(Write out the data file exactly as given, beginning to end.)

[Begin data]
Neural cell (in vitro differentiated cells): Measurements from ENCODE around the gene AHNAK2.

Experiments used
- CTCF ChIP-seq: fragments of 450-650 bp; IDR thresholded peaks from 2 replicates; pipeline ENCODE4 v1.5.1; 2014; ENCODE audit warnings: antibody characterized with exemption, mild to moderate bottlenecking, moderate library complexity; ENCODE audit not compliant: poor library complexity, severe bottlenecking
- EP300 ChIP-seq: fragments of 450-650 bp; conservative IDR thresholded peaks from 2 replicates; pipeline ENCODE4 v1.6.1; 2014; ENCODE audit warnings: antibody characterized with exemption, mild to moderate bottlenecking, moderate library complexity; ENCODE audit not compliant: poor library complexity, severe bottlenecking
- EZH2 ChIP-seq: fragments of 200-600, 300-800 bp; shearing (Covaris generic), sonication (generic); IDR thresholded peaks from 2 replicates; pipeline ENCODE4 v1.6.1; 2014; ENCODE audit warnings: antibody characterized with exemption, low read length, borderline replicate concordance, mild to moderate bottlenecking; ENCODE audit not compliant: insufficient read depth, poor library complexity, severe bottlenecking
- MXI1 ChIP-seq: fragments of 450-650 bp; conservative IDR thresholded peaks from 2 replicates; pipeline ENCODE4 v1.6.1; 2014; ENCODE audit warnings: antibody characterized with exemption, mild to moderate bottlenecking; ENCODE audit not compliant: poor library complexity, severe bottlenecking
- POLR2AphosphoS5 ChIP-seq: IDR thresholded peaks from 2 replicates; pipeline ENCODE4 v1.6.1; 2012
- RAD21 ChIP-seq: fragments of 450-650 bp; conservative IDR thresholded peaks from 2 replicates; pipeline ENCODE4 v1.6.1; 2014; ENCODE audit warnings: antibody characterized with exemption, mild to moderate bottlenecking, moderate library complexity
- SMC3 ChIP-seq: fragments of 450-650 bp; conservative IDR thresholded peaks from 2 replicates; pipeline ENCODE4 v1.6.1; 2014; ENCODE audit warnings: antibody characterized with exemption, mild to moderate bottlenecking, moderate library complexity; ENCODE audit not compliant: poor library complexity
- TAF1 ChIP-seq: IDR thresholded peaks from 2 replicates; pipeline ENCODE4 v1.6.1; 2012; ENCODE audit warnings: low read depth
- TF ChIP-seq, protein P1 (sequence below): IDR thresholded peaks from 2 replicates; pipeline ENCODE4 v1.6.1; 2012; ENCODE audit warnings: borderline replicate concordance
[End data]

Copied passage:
Neural cell (in vitro differentiated cells): Measurements from ENCODE around the gene AHNAK2.

Experiments used
- CTCF ChIP-seq: fragments of 450-650 bp; IDR thresholded peaks from 2 replicates; pipeline ENCODE4 v1.5.1; 2014; ENCODE audit warnings: antibody characterized with exemption, mild to moderate bottlenecking, moderate library complexity; ENCODE audit not compliant: poor library complexity, severe bottlenecking
- EP300 ChIP-seq: fragments of 450-650 bp; conservative IDR thresholded peaks from 2 replicates; pipeline ENCODE4 v1.6.1; 2014; ENCODE audit warnings: antibody characterized with exemption, mild to moderate bottlenecking, moderate library complexity; ENCODE audit not compliant: poor library complexity, severe bottlenecking
- EZH2 ChIP-seq: fragments of 200-600, 300-800 bp; shearing (Covaris generic), sonication (generic); IDR thresholded peaks from 2 replicates; pipeline ENCODE4 v1.6.1; 2014; ENCODE audit warnings: antibody characterized with exemption, low read length, borderline replicate concordance, mild to moderate bottlenecking; ENCODE audit not compliant: insufficient read depth, poor library complexity, severe bottlenecking
- MXI1 ChIP-seq: fragments of 450-650 bp; conservative IDR thresholded peaks from 2 replicates; pipeline ENCODE4 v1.6.1; 2014; ENCODE audit warnings: antibody characterized with exemption, mild to moderate bottlenecking; ENCODE audit not compliant: poor library complexity, severe bottlenecking
- POLR2AphosphoS5 ChIP-seq: IDR thresholded peaks from 2 replicates; pipeline ENCODE4 v1.6.1; 2012
- RAD21 ChIP-seq: fragments of 450-650 bp; conservative IDR thresholded peaks from 2 replicates; pipeline ENCODE4 v1.6.1; 2014; ENCODE audit warnings: antibody characterized with exemption, mild to moderate bottlenecking, moderate library complexity
- SMC3 ChIP-seq: fragments of 450-650 bp; conservative IDR thresholded peaks from 2 replicates; pipeline ENCODE4 v1.6.1; 2014; ENCODE audit warnings: antibody characterized with exemption, mild to moderate bottlenecking, moderate library complexity; ENCODE audit not compliant: poor library complexity
- TAF1 ChIP-seq: IDR thresholded peaks from 2 replicates; pipeline ENCODE4 v1.6.1; 2012; ENCODE audit warnings: low read depth
- TF ChIP-seq, protein P1 (sequence below): IDR thresholded peaks from 2 replicates; pipeline ENCODE4 v1.6.1; 2012; ENCODE audit warnings: borderline replicate concordance